The good news is that most people experienced in management of a CA city will have experience dealing with over-compensated staff and unsustainable budgets. What they will probably lack is familiarity with so much business hostility and lack of balance between economic development and social-environmental activism.

  3. Davis Progressive

    heard don saylor wants landy black and lucas wants mike webb, which means that’s who bobby feels he can control. based on that, outside looks good. rob white is the only in house guy i would consider and we need him running point for economic development.

    1. Frankly

      Rob White is a good idea. I agree that we need him running point for economic development. The question is, would he be more or less effective with a new interim city manager?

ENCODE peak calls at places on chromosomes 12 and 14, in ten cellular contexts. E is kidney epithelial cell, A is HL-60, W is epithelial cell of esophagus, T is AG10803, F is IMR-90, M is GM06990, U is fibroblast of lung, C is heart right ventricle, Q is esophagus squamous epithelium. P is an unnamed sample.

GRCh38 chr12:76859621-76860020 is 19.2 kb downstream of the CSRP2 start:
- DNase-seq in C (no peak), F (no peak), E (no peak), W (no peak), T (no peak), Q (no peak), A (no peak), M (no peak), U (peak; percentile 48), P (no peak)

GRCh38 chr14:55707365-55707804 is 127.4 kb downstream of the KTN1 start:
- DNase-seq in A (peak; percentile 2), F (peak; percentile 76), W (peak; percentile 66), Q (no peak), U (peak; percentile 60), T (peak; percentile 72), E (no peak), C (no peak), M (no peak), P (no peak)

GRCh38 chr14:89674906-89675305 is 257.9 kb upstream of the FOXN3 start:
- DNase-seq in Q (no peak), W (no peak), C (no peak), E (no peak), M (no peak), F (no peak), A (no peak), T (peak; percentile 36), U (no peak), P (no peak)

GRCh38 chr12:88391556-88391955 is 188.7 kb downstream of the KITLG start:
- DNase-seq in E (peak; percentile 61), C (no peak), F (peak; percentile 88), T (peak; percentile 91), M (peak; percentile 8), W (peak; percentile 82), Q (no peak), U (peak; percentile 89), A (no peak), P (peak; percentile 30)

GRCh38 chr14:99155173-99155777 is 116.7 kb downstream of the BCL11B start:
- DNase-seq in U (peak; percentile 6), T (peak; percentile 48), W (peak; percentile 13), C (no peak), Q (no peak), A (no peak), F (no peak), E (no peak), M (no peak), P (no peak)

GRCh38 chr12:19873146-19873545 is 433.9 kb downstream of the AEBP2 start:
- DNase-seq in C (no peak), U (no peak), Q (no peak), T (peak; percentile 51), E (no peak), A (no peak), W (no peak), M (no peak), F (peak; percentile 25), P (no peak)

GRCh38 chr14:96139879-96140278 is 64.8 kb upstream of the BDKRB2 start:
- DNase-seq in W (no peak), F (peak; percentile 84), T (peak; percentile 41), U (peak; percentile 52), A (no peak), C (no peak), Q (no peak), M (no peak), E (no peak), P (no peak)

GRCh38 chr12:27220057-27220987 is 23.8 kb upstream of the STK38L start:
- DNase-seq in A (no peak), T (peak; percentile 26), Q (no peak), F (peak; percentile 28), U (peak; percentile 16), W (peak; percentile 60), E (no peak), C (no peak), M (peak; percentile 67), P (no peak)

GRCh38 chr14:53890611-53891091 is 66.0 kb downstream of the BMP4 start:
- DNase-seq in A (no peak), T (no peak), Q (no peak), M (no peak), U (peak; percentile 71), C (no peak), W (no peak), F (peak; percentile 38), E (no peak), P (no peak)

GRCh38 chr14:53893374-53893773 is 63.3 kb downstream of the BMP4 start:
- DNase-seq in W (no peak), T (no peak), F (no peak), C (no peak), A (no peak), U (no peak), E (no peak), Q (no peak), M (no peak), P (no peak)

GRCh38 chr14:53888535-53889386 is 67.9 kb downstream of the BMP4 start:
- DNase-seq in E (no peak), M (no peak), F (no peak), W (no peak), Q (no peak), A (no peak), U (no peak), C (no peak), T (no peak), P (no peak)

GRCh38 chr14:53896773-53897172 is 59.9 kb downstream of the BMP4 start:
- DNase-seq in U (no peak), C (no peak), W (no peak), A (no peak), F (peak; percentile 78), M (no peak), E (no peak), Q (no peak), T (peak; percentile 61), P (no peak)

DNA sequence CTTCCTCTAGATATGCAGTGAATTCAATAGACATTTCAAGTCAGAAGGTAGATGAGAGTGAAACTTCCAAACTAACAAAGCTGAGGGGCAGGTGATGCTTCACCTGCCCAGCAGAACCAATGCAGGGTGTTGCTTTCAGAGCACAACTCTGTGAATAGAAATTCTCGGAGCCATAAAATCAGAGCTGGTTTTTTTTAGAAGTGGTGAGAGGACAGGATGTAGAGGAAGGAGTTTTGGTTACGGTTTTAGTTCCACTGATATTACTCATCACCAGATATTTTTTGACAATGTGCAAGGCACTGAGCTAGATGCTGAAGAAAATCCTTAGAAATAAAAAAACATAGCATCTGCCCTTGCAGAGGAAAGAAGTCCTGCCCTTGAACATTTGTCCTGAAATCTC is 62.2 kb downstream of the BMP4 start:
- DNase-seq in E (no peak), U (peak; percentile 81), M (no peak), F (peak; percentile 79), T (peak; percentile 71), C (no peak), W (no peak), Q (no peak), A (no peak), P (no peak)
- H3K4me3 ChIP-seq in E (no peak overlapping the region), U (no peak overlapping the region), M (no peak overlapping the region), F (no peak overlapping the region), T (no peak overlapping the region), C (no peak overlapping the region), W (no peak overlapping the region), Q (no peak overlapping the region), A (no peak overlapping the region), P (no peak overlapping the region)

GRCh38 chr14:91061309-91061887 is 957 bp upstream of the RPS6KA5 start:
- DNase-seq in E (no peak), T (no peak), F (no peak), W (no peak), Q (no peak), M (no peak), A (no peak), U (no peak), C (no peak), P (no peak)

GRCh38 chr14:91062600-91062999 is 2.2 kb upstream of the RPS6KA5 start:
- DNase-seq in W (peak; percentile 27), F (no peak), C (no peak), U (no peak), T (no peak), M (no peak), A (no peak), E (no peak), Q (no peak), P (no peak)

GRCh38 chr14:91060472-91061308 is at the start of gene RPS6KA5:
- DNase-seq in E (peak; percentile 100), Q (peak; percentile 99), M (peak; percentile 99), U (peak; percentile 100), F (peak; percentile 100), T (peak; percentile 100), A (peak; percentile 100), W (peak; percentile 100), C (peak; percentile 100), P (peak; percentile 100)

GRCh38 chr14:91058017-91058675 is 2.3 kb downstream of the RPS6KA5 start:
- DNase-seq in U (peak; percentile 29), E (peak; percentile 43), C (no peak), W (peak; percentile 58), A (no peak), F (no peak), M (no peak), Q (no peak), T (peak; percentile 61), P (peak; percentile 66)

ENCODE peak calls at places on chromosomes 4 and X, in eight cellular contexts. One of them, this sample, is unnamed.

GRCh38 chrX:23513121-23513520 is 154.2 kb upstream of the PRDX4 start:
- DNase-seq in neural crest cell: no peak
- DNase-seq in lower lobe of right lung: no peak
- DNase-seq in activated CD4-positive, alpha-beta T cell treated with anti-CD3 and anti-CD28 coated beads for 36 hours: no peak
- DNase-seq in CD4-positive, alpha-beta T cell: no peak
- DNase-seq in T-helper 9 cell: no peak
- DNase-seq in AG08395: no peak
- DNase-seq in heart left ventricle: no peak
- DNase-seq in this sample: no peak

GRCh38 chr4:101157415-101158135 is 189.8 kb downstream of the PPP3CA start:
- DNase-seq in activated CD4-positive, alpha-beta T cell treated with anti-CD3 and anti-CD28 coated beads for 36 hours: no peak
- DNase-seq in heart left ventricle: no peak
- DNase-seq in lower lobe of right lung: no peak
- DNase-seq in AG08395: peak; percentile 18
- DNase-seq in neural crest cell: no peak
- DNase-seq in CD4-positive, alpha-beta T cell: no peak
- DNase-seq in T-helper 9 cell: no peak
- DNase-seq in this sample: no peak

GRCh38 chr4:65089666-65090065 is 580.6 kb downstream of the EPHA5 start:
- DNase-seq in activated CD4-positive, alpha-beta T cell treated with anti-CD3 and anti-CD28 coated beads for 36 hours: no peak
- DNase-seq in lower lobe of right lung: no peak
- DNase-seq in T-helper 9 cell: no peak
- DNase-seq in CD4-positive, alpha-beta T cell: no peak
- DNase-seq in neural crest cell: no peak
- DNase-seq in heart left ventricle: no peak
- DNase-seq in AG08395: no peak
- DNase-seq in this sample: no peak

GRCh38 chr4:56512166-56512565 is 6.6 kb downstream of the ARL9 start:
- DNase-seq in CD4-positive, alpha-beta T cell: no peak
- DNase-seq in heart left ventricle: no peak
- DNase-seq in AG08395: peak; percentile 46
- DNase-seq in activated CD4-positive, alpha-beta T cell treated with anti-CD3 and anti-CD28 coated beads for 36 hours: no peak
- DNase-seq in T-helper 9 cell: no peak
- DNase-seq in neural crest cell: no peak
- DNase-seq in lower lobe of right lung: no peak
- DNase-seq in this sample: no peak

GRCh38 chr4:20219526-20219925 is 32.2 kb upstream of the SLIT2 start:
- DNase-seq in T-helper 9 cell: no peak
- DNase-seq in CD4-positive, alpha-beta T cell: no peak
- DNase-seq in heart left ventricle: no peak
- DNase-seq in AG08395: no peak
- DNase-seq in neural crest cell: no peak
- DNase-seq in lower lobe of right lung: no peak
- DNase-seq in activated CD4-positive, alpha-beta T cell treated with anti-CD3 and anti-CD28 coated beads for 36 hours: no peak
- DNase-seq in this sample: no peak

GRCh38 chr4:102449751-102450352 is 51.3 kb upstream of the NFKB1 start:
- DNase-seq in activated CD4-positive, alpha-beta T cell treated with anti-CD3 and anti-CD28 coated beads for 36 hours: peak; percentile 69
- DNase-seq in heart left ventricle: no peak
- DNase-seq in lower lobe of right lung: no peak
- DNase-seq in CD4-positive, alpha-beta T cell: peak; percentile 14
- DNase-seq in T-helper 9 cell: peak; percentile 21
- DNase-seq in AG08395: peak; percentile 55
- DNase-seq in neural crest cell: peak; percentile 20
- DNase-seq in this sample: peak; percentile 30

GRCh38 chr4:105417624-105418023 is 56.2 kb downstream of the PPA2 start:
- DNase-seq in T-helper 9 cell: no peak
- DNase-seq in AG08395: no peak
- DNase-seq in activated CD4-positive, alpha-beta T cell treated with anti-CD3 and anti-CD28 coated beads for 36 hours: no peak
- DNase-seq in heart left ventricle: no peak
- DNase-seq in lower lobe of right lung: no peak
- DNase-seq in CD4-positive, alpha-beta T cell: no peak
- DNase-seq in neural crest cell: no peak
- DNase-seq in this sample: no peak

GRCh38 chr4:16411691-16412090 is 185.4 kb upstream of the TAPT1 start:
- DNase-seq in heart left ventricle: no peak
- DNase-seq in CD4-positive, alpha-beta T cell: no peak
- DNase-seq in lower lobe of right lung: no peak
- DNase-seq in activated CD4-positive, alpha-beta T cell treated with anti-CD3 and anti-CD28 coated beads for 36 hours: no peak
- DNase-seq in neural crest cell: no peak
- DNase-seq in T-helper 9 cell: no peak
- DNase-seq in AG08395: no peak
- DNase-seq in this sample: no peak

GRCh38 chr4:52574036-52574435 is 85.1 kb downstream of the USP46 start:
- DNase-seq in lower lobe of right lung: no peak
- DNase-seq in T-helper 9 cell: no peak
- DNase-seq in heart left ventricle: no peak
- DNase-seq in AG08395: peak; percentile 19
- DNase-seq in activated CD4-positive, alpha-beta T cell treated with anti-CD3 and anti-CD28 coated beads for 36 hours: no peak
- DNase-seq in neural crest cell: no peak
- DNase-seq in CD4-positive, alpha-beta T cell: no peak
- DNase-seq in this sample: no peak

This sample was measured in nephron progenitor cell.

2. Matt Williams

      DP, I too consider Rob White the best internal choice as the Interim City Manager (ICM). Interestingly enough when I was talking about the ICM possibilities with someone yesterday their criticiam of Rob was that “He [is] too new.” As I procees that comment together with the theme of David’s article, Rob appears to be simultaneously an outside person (too new = outside) and a person who already has a considerable body of knowledge about the major challenges facing the City. If he is willing to specifically eliminate himself from the permanent CM candidate list, he would appear to be an ideal candidate who could help us “not miss a beat” in continuing the progress Pinkerton has achieved in his two and a half years.